The Jacobite diaspora, 1688–1788
in The Jacobites (second edition)
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There were two forms of Jacobite exile: a physical one overseas and a spiritual one at home. In the aftermath of defeat in the British Isles waves of Jacobites fled into exile in Europe and the wider world and had there to make new lives for themselves. Some did so by becoming pirates who made a living by attacking the British merchant marine, but mainly the exiles became soldiers, entrepreneurs and merchants in the service of other European great powers. Tens of thousands of young men also chose voluntarily to leave Ireland (and to a lesser extent Scotland) to enlist in the Irish brigades in France and Spain. These multi-layered ethnic and geographic constituencies created an overseas Jacobite community that was loyal to the exiled Stuarts and sought to sustain and further the Jacobite cause through their networks and influence on the Continent and elsewhere. Back in the British Isles, the waning of the Jacobite community and the final collapse of the cause after 1759 dispersed the movement politically, but the hostility to the prevailing order the cause had engendered among them was transmitted by old Jacobites into new causes and further opposition to the Whig regime.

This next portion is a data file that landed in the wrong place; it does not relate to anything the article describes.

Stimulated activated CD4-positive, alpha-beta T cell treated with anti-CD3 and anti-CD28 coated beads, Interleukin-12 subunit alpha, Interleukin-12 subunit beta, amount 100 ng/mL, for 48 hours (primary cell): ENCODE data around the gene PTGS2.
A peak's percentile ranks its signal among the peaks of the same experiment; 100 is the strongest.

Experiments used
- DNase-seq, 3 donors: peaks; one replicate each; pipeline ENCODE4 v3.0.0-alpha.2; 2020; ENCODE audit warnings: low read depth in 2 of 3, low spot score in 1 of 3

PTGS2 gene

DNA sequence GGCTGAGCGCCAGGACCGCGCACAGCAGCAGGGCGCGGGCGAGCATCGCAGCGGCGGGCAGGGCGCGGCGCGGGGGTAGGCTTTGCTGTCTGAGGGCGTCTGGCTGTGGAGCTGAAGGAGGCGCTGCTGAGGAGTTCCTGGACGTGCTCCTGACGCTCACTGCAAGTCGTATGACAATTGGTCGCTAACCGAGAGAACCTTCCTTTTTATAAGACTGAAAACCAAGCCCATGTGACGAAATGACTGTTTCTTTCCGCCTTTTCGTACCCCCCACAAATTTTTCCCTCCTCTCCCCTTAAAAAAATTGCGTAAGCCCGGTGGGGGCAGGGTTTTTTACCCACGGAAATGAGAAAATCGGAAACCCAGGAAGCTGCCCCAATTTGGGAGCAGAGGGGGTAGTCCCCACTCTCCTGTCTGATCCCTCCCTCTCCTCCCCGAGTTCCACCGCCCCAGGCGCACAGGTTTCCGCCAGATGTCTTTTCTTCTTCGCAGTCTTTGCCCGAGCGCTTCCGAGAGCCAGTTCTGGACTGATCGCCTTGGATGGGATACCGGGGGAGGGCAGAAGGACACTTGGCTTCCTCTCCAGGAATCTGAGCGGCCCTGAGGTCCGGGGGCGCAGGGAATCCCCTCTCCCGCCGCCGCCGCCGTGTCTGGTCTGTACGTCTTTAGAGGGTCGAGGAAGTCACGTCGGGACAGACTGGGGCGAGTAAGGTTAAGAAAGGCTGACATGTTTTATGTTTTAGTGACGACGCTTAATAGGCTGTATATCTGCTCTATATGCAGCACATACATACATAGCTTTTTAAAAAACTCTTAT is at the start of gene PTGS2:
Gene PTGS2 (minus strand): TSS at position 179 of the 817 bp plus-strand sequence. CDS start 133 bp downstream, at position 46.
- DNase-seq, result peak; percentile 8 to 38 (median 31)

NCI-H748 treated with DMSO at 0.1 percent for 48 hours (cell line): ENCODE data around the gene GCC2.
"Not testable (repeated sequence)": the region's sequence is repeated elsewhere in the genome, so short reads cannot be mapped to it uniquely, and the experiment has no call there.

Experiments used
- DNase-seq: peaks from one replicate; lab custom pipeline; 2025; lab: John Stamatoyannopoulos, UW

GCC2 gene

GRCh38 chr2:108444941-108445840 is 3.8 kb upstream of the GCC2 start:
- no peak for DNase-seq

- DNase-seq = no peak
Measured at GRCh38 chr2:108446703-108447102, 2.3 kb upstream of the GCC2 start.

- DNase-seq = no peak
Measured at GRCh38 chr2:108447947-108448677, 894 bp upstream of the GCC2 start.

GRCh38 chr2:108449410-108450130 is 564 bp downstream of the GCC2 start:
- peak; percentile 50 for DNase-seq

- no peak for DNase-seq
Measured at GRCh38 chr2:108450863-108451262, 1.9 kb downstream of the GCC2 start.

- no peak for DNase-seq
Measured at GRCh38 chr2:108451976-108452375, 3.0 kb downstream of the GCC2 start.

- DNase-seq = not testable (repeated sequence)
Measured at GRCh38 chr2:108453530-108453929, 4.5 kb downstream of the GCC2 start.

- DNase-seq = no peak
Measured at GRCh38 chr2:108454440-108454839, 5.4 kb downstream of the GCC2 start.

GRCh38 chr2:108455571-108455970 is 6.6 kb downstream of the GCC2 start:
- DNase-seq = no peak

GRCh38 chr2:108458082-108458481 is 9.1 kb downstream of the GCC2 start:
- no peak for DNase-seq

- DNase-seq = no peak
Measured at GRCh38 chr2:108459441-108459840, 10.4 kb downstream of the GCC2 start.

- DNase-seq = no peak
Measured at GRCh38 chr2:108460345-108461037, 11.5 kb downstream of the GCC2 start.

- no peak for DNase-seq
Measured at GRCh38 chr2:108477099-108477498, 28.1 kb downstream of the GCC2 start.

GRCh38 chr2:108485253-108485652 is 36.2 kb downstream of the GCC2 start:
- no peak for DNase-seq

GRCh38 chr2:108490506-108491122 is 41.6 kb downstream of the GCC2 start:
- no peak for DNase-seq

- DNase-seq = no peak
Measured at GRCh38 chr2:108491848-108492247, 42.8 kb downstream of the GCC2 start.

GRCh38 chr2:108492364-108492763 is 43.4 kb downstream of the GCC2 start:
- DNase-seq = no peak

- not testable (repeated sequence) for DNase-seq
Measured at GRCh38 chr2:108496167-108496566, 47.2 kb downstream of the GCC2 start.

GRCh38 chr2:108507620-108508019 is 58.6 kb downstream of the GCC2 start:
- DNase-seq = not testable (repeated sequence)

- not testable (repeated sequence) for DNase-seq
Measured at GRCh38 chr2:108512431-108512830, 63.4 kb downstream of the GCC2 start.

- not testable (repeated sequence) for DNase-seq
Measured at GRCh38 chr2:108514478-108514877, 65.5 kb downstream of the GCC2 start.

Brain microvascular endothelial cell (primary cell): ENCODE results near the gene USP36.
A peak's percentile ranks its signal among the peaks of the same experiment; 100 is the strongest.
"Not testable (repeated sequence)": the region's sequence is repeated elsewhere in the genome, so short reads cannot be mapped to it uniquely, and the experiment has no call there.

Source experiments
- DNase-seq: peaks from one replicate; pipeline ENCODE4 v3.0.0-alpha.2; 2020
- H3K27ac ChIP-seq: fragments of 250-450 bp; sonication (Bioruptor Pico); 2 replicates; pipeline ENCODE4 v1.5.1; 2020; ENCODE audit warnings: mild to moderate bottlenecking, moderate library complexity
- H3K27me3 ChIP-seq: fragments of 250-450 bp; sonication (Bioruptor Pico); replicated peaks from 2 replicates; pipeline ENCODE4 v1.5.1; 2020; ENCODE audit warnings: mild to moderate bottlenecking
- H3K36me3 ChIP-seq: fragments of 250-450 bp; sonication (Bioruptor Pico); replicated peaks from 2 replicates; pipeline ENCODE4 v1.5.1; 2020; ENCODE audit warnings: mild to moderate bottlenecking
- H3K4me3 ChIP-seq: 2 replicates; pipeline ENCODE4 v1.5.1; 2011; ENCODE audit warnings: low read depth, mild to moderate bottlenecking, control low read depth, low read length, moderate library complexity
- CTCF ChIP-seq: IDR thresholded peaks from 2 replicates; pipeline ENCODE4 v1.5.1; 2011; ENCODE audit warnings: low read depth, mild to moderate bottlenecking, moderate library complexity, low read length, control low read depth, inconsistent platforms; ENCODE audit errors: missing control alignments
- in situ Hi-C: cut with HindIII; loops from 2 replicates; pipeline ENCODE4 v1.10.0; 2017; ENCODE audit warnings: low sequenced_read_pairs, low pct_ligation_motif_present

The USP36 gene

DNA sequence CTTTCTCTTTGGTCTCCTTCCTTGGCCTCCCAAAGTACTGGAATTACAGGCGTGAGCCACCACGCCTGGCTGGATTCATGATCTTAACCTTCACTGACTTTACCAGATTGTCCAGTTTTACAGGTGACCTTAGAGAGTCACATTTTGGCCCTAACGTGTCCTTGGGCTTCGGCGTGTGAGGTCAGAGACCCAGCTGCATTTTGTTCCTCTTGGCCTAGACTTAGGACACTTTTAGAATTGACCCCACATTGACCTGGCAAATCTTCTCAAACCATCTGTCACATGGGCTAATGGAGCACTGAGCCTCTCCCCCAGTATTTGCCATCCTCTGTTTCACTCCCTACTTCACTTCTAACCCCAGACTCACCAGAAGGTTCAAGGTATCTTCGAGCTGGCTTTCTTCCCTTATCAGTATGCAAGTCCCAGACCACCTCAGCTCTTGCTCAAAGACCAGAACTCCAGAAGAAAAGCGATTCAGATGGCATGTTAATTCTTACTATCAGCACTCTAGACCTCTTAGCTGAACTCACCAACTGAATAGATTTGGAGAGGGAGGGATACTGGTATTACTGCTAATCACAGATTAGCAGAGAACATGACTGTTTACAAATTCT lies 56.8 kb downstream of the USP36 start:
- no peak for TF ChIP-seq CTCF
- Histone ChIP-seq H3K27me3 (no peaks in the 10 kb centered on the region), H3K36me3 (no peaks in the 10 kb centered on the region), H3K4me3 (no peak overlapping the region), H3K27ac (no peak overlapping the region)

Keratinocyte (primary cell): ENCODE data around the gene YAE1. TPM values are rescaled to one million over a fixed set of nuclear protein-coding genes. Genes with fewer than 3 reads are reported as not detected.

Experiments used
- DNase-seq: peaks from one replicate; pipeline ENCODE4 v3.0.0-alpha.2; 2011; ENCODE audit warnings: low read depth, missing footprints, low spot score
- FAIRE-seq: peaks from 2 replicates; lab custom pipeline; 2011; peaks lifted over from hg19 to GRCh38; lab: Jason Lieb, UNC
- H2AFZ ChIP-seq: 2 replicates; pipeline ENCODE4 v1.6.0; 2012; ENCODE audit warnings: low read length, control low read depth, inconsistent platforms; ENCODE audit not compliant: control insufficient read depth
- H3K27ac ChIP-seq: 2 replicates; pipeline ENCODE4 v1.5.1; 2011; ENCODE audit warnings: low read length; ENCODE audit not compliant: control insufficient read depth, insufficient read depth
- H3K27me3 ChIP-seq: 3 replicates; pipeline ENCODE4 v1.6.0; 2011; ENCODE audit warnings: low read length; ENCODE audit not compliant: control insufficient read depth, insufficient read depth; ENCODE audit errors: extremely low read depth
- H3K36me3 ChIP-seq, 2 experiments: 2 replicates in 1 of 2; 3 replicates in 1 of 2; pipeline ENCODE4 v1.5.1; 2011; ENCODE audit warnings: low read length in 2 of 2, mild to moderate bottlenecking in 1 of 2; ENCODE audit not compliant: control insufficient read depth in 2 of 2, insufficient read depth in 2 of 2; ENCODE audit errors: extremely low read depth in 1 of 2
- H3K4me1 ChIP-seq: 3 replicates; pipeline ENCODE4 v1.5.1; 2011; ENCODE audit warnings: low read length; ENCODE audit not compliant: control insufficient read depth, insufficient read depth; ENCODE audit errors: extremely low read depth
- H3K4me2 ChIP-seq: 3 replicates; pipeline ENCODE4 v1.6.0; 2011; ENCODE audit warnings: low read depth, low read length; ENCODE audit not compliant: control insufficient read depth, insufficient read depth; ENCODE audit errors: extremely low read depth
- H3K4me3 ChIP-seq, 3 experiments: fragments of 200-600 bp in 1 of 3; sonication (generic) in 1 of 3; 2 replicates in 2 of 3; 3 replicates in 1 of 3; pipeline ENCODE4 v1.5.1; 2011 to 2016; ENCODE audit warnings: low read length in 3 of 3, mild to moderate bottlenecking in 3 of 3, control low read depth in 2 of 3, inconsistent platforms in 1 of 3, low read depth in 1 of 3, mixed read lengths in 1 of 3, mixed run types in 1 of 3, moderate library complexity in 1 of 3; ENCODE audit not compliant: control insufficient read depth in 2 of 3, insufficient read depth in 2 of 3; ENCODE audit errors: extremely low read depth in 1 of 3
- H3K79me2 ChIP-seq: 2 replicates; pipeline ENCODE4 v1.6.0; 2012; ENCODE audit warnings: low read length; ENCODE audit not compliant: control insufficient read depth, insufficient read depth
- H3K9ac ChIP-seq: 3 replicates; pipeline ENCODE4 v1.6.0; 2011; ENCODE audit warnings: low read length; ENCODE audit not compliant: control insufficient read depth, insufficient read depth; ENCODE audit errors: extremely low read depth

The Jacobites (second edition)

Britain and Europe, 1688–1788


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